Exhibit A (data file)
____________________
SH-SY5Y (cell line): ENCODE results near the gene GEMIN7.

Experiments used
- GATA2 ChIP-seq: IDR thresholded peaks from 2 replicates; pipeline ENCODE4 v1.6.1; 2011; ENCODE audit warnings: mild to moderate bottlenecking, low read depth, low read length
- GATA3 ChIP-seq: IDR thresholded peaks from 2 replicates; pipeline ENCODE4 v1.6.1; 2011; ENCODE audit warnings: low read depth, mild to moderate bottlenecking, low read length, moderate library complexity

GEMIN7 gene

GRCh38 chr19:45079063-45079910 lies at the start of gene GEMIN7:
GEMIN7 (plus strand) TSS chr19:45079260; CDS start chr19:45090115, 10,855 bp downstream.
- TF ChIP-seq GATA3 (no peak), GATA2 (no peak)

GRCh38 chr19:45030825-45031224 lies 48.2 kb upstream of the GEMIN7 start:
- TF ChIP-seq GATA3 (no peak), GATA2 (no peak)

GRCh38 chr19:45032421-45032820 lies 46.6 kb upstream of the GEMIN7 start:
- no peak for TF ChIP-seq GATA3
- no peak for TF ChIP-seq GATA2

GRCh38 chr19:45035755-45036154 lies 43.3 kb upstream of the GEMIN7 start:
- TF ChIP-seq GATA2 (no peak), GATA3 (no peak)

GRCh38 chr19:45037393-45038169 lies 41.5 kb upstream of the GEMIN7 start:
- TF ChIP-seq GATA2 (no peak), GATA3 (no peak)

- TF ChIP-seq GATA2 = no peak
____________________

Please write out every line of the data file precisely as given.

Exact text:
SH-SY5Y (cell line): ENCODE results near the gene GEMIN7.

Experiments used
- GATA2 ChIP-seq: IDR thresholded peaks from 2 replicates; pipeline ENCODE4 v1.6.1; 2011; ENCODE audit warnings: mild to moderate bottlenecking, low read depth, low read length
- GATA3 ChIP-seq: IDR thresholded peaks from 2 replicates; pipeline ENCODE4 v1.6.1; 2011; ENCODE audit warnings: low read depth, mild to moderate bottlenecking, low read length, moderate library complexity

GEMIN7 gene

GRCh38 chr19:45079063-45079910 lies at the start of gene GEMIN7:
GEMIN7 (plus strand) TSS chr19:45079260; CDS start chr19:45090115, 10,855 bp downstream.
- TF ChIP-seq GATA3 (no peak), GATA2 (no peak)

GRCh38 chr19:45030825-45031224 lies 48.2 kb upstream of the GEMIN7 start:
- TF ChIP-seq GATA3 (no peak), GATA2 (no peak)

GRCh38 chr19:45032421-45032820 lies 46.6 kb upstream of the GEMIN7 start:
- no peak for TF ChIP-seq GATA3
- no peak for TF ChIP-seq GATA2

GRCh38 chr19:45035755-45036154 lies 43.3 kb upstream of the GEMIN7 start:
- TF ChIP-seq GATA2 (no peak), GATA3 (no peak)

GRCh38 chr19:45037393-45038169 lies 41.5 kb upstream of the GEMIN7 start:
- TF ChIP-seq GATA2 (no peak), GATA3 (no peak)

- TF ChIP-seq GATA2 = no peak